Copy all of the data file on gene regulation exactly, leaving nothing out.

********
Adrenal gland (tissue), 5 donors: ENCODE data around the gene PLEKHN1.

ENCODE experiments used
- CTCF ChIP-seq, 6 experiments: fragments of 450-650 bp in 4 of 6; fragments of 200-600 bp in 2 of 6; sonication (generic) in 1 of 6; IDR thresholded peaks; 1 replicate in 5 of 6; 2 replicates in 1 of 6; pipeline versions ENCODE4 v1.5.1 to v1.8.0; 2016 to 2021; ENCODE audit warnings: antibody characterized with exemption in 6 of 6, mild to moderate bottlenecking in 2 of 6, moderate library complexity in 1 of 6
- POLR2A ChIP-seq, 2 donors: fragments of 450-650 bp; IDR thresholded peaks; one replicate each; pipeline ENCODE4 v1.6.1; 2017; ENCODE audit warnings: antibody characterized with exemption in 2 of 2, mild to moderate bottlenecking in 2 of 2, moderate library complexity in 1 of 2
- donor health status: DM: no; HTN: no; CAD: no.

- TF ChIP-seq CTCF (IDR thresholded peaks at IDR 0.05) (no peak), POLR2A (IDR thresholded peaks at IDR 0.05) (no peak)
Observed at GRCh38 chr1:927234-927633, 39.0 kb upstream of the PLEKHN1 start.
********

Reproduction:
Adrenal gland (tissue), 5 donors: ENCODE data around the gene PLEKHN1.

ENCODE experiments used
- CTCF ChIP-seq, 6 experiments: fragments of 450-650 bp in 4 of 6; fragments of 200-600 bp in 2 of 6; sonication (generic) in 1 of 6; IDR thresholded peaks; 1 replicate in 5 of 6; 2 replicates in 1 of 6; pipeline versions ENCODE4 v1.5.1 to v1.8.0; 2016 to 2021; ENCODE audit warnings: antibody characterized with exemption in 6 of 6, mild to moderate bottlenecking in 2 of 6, moderate library complexity in 1 of 6
- POLR2A ChIP-seq, 2 donors: fragments of 450-650 bp; IDR thresholded peaks; one replicate each; pipeline ENCODE4 v1.6.1; 2017; ENCODE audit warnings: antibody characterized with exemption in 2 of 2, mild to moderate bottlenecking in 2 of 2, moderate library complexity in 1 of 2
- donor health status: DM: no; HTN: no; CAD: no.

- TF ChIP-seq CTCF (IDR thresholded peaks at IDR 0.05) (no peak), POLR2A (IDR thresholded peaks at IDR 0.05) (no peak)
Observed at GRCh38 chr1:927234-927633, 39.0 kb upstream of the PLEKHN1 start.